I hope this post is in the appropriate area- no worries - I am also sure I will be told - if it is not !

I have application code that I can put into a tight loop by a single incoming email !!!  I know which load module the code resides in (module is approx 900meg) but I am not having any success in getting the std windbg to let me get close to the code that is in the loop.

I start the app,  then do a windbg -p pidnumber, get into dbg and say 'go" - the app loops  (as it should) - when I say break - I am obivously in ntdll.dll - as it should be.

Any suggestion of how to get closer to the code that may be ruuning the loop.  I will also throw this thing into IDA pro and see what i can find.  I think that I can find literals that may help narrow my search, but I am looking for any general technique to find looping code.

thanks
Posted on 2006-01-18 22:06:54 by deros68
You can try doing "Step out" until you land in user code... won't always work, though. What kind of looping is this? And what kind of software? I hope you aren't trying to exploit anything...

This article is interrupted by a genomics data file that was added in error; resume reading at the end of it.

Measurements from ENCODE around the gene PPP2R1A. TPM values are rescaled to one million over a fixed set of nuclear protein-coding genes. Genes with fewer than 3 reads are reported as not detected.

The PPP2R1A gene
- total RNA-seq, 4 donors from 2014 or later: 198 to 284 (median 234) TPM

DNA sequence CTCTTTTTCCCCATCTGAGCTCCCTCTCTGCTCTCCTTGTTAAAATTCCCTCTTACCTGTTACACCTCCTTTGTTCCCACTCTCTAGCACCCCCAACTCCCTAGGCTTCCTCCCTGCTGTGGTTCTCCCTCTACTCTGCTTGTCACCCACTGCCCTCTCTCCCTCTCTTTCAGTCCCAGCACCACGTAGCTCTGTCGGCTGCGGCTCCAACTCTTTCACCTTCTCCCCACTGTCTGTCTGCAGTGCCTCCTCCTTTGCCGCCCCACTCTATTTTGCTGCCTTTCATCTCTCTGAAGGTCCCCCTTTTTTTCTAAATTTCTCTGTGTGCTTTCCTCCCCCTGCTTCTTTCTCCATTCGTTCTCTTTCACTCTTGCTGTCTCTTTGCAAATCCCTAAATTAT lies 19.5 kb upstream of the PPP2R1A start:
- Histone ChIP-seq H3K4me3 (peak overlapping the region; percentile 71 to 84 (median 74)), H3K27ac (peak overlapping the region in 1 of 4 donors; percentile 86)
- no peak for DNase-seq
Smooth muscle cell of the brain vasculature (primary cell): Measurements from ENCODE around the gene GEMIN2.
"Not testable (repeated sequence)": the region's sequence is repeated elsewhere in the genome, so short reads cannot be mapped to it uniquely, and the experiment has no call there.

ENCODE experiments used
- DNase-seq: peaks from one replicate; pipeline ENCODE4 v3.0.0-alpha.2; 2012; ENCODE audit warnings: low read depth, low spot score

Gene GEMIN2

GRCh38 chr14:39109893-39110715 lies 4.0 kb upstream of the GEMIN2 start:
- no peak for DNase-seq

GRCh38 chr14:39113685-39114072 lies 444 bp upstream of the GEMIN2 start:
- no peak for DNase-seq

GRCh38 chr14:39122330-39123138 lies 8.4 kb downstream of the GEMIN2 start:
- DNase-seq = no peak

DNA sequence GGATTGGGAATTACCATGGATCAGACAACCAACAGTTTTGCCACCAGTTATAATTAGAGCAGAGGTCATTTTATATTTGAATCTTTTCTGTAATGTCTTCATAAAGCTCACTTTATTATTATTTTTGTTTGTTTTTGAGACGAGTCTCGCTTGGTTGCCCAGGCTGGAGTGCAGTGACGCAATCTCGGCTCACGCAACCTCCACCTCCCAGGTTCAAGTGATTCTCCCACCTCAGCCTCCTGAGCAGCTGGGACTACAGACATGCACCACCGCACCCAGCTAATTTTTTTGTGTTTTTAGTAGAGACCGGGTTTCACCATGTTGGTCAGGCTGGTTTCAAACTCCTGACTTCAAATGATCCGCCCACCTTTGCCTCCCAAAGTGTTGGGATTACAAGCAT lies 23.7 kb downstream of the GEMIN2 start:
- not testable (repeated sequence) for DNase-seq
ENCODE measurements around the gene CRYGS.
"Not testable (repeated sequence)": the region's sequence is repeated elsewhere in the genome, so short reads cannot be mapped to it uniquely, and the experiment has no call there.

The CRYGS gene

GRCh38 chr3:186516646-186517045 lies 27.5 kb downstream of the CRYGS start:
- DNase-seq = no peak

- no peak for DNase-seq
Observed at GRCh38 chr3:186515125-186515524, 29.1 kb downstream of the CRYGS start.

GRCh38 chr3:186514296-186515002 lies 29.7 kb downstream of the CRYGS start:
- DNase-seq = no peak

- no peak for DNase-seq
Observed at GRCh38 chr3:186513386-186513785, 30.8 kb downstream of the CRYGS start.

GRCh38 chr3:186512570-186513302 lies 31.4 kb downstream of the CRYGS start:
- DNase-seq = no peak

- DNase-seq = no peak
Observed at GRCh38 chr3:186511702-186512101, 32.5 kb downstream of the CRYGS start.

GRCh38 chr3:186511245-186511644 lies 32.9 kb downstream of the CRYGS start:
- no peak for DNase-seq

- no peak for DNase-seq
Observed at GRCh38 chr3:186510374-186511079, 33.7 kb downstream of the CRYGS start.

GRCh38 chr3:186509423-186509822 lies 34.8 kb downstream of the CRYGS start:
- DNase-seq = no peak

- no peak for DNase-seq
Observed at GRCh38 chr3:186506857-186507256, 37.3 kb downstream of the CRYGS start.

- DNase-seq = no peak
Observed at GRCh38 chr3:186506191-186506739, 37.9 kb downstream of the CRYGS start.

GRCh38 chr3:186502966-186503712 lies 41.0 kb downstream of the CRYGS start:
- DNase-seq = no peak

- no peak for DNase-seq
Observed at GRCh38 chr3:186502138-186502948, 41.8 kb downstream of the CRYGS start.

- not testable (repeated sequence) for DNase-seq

Posted on 2006-01-19 07:58:22 by f0dder
I will try that - but the code base is huge.....  I do security vulnerability work for my employeer and this is our dammned email system. It's vulnerable to some oddball kinds of threats - so I research what kinds of hostile emails could cause a problem.  I am trying to see where this code is executed and then dissassemble the code to see if can be exploited by a crafted email.  My background is manframe assembler for 30 years and I do not yet have the experience and work with x86 to be good at it - not yet anyway.  I am used to using the mainframe debuggers and have worked with the windbg product on my own.  Google, IDA Pro and Ollydbg are the tools I am trying to learn to leverage.  The Intel X86 assembler language seems to have not been designed - it seems to have been added to for each new Intel processor - "it has a chaos of op-codes" etc...

thanks 
Posted on 2006-01-19 10:51:41 by deros68

The Intel X86 assembler language seems to have not been designed - it seems to have been added to for each new Intel processor - "it has a chaos of op-codes" etc...

Yep... especially if you look at the opcode construction. It's a damn patchwork of extensions...

Sounds like a pretty bad email system anyway :)
Posted on 2006-01-19 10:57:51 by f0dder